It was the night of the English Premier League game between Chelsea and Manchester United. My son, all of eight, and I settled down in the den to watch, he in an already excitable state of nervousness over his favourite club’s – Chelsea, not United – prospects. An hour and half later, United had won the game. Three hours later, he was still sobbing, though the hiccups had subsided. All attempts at consolation and the futility of shedding tears over ‘just a game’ by a heartbroken but football-unaware mother only brought on wailing complaints. ‘She just doesn’t get it.’ The boy woke up several times that night to weep noisily.
As for me, I only marvelled at the depth of this emotion, not unhappy that he could be so woebegone. For did that not mean he was capable of joy in equal measure in different circumstances? Finally, as the sun rose over a city largely indifferent to the passions of the football fan now that the young men and women were through drinking at the pubs where it had lately become fashionable to congregate on English football nights, the boy slept deeply, his tears spent. So did I.
And I dreamt, straightaway, of that day a long long time ago, when I was his age, almost to the day, and another football event had made me so delirious with joy that, instead of sleeping that night, I had run around the living room, bouncing on the sofa and jumping on and off a settee with springs that was the perfect accessory to my expression of happiness. Earlier that afternoon, the Calcutta football club I supported, East Bengal, had handed its archrivals Mohun Bagan a 5-0 drubbing.
After the mandatory celebrations at home around the transistor radio on which we had followed the commentary, the thrilling cadences of ‘Goaaaaaaaaal!’ being heard not once or twice but an unbelievable five – count ‘em! – times, I ran downstairs to the streets where the customary mocking of rival fans had already taken on unheard of proportions.
I was too young to participate in the ribaldry – my vocabulary wasn’t powerful enough – but I could sense history in the making. Already, my heart was hammering with an unbearable frequency of happiness. I was flushed from head to toe, shaking uncontrollably, surrendering myself to physical sensations of pleasure that a pre-adolescent should not have been feeling.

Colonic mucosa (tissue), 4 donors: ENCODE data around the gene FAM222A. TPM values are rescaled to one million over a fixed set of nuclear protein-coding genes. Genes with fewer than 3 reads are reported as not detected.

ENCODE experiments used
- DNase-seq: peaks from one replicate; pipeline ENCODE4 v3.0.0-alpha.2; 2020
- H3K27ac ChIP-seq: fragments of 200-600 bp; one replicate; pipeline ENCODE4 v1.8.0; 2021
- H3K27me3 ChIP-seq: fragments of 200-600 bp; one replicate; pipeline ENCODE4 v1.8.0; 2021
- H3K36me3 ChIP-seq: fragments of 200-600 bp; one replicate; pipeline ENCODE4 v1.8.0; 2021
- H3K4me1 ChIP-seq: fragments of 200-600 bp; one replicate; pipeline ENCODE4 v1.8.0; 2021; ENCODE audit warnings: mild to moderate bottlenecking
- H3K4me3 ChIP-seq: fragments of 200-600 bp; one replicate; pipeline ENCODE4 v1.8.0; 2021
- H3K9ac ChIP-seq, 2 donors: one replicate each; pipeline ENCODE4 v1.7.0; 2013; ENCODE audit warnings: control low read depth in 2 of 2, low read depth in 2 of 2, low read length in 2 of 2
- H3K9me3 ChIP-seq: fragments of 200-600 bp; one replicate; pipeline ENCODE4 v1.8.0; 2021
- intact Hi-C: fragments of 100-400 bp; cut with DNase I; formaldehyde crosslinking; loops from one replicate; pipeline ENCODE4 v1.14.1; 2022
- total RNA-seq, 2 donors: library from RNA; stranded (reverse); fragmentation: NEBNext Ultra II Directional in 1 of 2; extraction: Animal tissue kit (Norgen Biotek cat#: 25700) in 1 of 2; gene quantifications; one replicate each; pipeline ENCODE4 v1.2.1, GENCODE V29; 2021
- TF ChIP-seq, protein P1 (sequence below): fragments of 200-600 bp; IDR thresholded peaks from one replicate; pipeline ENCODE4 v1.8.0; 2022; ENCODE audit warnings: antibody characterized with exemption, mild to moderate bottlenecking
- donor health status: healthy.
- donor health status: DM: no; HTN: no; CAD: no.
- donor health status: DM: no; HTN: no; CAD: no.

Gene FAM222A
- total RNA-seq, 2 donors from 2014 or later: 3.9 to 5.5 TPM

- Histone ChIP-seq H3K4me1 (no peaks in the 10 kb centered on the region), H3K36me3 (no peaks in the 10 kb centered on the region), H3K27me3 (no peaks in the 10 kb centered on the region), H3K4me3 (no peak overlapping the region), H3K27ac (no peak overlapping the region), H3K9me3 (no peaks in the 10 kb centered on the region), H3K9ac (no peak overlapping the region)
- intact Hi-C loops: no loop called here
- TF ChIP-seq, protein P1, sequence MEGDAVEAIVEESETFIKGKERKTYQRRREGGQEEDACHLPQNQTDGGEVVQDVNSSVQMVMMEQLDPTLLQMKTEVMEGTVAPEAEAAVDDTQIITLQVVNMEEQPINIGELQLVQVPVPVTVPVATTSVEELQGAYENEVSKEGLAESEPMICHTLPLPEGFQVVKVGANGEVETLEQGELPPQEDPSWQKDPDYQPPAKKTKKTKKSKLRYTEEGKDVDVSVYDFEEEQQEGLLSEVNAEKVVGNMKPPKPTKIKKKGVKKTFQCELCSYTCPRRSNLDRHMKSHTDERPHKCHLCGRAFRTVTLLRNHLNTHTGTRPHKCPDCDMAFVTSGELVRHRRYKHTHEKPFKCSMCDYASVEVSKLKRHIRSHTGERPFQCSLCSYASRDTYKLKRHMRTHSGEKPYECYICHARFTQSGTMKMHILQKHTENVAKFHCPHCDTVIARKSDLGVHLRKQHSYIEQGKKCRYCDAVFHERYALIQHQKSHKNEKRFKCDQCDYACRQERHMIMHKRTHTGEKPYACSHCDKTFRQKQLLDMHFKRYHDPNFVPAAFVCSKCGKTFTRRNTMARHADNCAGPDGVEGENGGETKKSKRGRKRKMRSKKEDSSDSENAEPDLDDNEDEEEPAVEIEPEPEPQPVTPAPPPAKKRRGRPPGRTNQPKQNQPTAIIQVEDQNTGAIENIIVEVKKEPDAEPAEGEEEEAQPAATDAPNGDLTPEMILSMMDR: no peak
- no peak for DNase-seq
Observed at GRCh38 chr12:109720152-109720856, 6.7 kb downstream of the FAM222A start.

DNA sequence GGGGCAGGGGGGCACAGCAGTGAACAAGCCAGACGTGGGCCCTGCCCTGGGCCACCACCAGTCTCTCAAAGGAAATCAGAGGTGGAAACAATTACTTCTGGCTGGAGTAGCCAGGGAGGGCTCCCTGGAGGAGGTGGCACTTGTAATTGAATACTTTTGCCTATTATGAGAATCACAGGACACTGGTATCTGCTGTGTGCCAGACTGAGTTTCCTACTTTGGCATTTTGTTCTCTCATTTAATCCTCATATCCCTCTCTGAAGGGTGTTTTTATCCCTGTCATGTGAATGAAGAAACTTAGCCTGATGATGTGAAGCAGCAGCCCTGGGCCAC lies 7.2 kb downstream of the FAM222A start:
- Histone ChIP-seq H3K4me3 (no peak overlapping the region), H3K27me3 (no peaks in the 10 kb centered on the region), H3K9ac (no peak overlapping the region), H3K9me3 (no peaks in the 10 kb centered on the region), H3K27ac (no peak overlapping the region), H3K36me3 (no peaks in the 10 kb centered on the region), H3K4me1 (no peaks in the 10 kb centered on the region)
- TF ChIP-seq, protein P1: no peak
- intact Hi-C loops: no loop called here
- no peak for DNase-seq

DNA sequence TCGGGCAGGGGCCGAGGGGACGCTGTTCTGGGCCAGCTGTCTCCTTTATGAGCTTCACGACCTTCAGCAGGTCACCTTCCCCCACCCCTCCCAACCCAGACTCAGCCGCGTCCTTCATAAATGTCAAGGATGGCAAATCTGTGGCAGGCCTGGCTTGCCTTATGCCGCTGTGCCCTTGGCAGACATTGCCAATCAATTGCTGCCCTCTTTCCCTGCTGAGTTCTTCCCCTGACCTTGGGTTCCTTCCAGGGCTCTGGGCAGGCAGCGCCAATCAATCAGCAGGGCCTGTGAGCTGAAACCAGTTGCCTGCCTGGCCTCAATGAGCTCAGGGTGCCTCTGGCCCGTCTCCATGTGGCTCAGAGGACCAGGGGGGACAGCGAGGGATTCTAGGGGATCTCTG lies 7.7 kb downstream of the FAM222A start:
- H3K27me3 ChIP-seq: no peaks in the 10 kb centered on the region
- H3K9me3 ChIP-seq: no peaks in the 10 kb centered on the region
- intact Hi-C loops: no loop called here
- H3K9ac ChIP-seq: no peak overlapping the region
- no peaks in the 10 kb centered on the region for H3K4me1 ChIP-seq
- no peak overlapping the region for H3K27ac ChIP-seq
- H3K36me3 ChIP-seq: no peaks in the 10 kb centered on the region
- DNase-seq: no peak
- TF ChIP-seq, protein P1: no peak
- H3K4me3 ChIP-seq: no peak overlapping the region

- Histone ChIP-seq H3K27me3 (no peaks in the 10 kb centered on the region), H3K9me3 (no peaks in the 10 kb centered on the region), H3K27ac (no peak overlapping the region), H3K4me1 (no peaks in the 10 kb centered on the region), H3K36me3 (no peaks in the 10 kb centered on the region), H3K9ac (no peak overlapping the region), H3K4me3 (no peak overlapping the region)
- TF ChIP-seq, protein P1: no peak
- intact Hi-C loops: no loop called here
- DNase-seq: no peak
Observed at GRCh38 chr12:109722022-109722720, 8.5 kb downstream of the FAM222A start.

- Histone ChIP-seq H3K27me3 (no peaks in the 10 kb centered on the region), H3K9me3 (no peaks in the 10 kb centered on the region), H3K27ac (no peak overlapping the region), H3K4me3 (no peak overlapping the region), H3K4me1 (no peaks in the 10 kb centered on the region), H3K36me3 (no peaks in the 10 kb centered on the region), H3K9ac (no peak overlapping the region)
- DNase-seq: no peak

But the best was yet to come – that complete moment of bliss which I can still remember, all these years later, whose memory makes me tremble. It came when the older boys of the neighbourhood – the East Bengal fans, naturally, for the opposite camp had slunk back home with its tails between its legs, refusing dinner that night and weeping in a manner that I would witness decades afterwards – decided to paint victorious graffiti on a conveniently whitewashed wall. Coming at a time when all walls were natural scribbling ground for political parties, this was an unexpected gift and not to be wasted.
Naturally, I trailed the big boys as they set about scrawling the outline of the fiery slogan on the wall before daubing yellow paint – with a red outline for each letter to reproduce the club colours – to form the words: ‘O martyr Mohun Bagan, we shall never forget you.’ Such wit! Like all my friends, I was also convulsed with glee. But how could I be part of this ruthless demolition squad? How was I to earn bragging rights for school the next day? Were we, the small fry but no less passionate, only fated to watch this historic celebration from the sidelines?
So it seemed, till that fateful moment when one of the big boys, trying to balance the bucket of paint in one hand and the brush in the other, found his art unequal to the task. As he looked around for reinforcement, his eyes locked on mine. An imperious nod summoned me to his side, carelessly he handed me the bucket of paint. With that one casual move, I was admitted to the inner circle of joy. I thought I would die.
Bliss is an utterly inadequate five-letter word for what I felt, though heavenly comes close as an adjective. It was so intense that I thought I’d need to borrow my pals’ sense organs to do justice to it. In my head, I jumped up and down a million times a second. With my limbs, though, I held the bucket rock-steady for the brush to be dipped into.
It’s possible that my memory of those moments of bliss has multiplied the sensations. If so, I am grateful to my synapses. I just hope to be around on earth to see the nine-year-old experience a similar instant of heavenly bliss. Some day.
Arunava Sinha translates classic and contemporary Bengali fiction into English. Fourteen of his translations have been published so far, the latest among them being Fever (Samaresh Basu), Seventeen (Anita Agnihotri), When The Time Is Right (Buddhadeva Bose) and Harbart (Nabarun Bhattacharya).